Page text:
Fernando Daniel Martinez upsets Athenkosi Dumezweni; Nkosinathi Joyi’s comeback rolls on
Former Olympian and junior bantamweight Fernando Daniel Martinez, of Argentina, got his first significant win as a pro, stopping Athenkosi Dumezweni at 23 seconds into the 11th round in East London, South Africa, on Monday afternoon. It was an all-out war that had several shifts in momentum.
Dumezweni was coming off a recent win over one-time John Riel Casimero conqueror Jonas Sultan, so it was hardly surprising that he was a slight favorite, having fought the better competition in the professional ranks.
Martinez came out aggressively from the opening bell. Fighting in a crouch, he took some southpaw lefts from Dumezweni but when he nailed Dumezweni with a short right, the South African went down. He regained his footing but Martinez staggered him again with more rights as the bell rang.
From the second round, Dumezweni started clawing his way back into the fight, establishing the distance with his jab and landing straight lefts and the odd uppercut on the move. A snappy one-two, followed by a right hook and a straight left to the body in the third round had the crowd rallying behind the local man. Dumezweni had a good round four when a right uppercut appeared to drop Martinez but the referee ruled it a slip. Martinez kept pushing but Dumezweni managed to open a cut above the Argentinean’s right eye. Dumezweni was dominating the fight at long range, while Martinez had the better of the infighting.
In the fifth, Dumezweni landed a great right uppercut-left hook combination and although Martinez kept rallying back with power punches on the inside, the South African seemed to be edging the fight. Dumezweni had a big round seven, picking the advancing Martinez off from the outside.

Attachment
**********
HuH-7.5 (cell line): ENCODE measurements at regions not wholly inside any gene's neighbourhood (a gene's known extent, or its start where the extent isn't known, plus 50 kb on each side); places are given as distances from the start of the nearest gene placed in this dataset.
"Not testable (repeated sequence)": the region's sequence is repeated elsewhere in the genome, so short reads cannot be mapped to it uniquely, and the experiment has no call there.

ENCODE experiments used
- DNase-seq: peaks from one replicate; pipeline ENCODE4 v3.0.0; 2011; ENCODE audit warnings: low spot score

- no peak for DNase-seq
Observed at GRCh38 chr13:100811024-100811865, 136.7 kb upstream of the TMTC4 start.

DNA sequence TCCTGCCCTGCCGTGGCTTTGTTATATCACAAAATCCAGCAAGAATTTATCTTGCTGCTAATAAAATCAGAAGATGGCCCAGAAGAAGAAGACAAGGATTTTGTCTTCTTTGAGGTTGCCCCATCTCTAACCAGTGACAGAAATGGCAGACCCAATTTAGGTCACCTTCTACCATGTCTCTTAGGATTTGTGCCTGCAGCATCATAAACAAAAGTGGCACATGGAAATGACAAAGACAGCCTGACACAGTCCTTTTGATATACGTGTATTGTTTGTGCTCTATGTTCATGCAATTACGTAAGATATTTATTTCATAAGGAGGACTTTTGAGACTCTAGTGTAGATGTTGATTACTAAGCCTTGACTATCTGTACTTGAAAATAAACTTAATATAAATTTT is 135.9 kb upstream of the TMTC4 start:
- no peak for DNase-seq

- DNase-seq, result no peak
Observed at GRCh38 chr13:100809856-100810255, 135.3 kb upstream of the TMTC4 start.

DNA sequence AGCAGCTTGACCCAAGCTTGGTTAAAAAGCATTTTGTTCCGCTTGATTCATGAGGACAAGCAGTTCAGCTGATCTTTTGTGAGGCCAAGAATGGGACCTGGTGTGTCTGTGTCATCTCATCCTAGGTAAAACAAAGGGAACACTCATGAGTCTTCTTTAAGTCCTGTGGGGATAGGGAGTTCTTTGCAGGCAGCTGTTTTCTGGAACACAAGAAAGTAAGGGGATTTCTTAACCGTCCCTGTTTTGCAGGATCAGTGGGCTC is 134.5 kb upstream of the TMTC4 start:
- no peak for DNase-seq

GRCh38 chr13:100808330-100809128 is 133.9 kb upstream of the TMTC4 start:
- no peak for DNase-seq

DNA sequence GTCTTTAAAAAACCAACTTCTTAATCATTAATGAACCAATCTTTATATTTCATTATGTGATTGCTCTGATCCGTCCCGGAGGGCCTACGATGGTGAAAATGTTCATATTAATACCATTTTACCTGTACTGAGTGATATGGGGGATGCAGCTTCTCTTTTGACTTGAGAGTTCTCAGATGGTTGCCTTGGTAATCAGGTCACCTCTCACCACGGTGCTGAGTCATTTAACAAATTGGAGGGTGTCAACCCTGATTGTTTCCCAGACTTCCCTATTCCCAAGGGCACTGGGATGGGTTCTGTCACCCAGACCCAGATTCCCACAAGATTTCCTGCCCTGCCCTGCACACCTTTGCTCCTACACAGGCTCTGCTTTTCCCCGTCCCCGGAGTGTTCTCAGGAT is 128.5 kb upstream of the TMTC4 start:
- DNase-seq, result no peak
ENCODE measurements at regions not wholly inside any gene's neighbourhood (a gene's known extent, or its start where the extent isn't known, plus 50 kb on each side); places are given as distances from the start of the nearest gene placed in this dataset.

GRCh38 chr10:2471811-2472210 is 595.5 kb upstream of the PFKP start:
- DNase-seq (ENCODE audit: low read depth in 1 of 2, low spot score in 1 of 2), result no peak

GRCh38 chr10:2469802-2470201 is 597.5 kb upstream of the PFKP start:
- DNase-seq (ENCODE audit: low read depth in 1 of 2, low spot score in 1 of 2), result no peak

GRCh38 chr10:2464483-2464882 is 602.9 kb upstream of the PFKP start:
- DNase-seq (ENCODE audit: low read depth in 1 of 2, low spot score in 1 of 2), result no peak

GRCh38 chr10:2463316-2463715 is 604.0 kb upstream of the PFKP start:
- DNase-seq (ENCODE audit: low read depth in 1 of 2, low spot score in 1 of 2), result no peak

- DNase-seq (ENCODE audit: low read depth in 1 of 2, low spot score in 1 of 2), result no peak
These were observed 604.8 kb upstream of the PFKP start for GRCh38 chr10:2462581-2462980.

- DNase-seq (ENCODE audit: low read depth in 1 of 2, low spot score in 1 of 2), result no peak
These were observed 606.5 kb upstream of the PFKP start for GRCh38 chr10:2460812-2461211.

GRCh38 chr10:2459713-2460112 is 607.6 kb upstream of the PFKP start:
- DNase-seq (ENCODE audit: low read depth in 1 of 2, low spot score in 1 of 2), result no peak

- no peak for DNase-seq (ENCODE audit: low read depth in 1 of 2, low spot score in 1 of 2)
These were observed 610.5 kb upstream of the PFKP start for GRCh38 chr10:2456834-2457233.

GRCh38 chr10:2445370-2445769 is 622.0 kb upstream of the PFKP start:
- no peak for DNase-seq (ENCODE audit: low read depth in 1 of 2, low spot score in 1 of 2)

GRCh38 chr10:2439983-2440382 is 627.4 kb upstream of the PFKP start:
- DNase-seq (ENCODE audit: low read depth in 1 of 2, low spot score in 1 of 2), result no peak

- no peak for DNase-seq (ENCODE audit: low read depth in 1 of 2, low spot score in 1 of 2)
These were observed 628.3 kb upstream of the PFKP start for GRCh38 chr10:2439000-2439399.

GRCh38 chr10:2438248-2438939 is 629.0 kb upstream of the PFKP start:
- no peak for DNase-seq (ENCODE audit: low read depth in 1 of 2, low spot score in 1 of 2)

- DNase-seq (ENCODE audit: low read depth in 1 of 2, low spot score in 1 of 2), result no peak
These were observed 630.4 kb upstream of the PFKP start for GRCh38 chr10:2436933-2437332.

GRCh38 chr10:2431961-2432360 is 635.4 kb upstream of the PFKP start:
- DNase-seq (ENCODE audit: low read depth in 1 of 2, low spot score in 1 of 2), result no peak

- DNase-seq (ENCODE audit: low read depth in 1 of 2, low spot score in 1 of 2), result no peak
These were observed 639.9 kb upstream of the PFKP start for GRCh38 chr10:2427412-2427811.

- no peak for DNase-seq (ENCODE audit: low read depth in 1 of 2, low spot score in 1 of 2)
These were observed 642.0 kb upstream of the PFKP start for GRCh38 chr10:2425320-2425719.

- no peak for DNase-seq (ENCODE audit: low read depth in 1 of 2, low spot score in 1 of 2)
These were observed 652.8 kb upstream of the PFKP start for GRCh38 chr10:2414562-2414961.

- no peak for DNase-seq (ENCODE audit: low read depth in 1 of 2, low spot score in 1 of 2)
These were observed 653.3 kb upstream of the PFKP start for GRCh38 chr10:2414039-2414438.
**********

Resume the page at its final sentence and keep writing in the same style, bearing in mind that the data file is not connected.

Then just as he appeared to be in control of the fight, Dumezweni started to deflate in the eighth when Martinez staged a strong rally, ripping hooks to the body and head. A right-left hook-right uppercut combination from Martinez in the ninth staggered the South African and Martinez was pushing him onto the ropes and into the corners, working him over. Martinez send Dumezweni down again in the 10th with a right but was penalized a point for landing some glancing blows as Dumezweni slumped to the canvass. Dumezweni got up but the writing was on the wall. Martinez was landing vicious combinations when the bell rang.
At the start of the 11th, Martinez trapped Dumezweni in the corner and kept punching until his opponent sank to the canvas, forcing the stoppage to score the victory.
Dumezweni drops to 12-3 (with 8 knockouts) while Martinez moves to 11-0 (with 7 KOs).
It looks like Fernando Daniel Martinez is for real.
It was up to Nkosinathi Joyi, who took on Filipino Joey Canoy, in a strawweight 12-rounder on the same card, to save face for the South Africans in a battle of southpaws. He did so in style, prevailing by unanimous scores of 117-111, 119-109 and 117-112.
Joey Canoy is well known in South Africa for giving Hekkie Budler a tough fight in a losing effort and dropping Simpiwe Konkco heavily before the fight resulted in a no-contest. Hence there were more than a few people who thought this would be the end of the road for the former IBF 105-pound titleholder.
Their fears were unfounded, as Joyi was in fine form against the dangerous Canoy, boxing well behind his thudding jab and trademark combinations to the body with a straight left thrown in for good measure.
Although he struggled to win rounds, Canoy was always in the fight, landing some hard right hooks following by his straight left. He started the fifth with a big rally but Joyi simply took a step back, regrouped and went back in, outworking and outfighting Canoy with his superior technique and work rate. The crowd was on their feet, chanting and singing during a terrific round.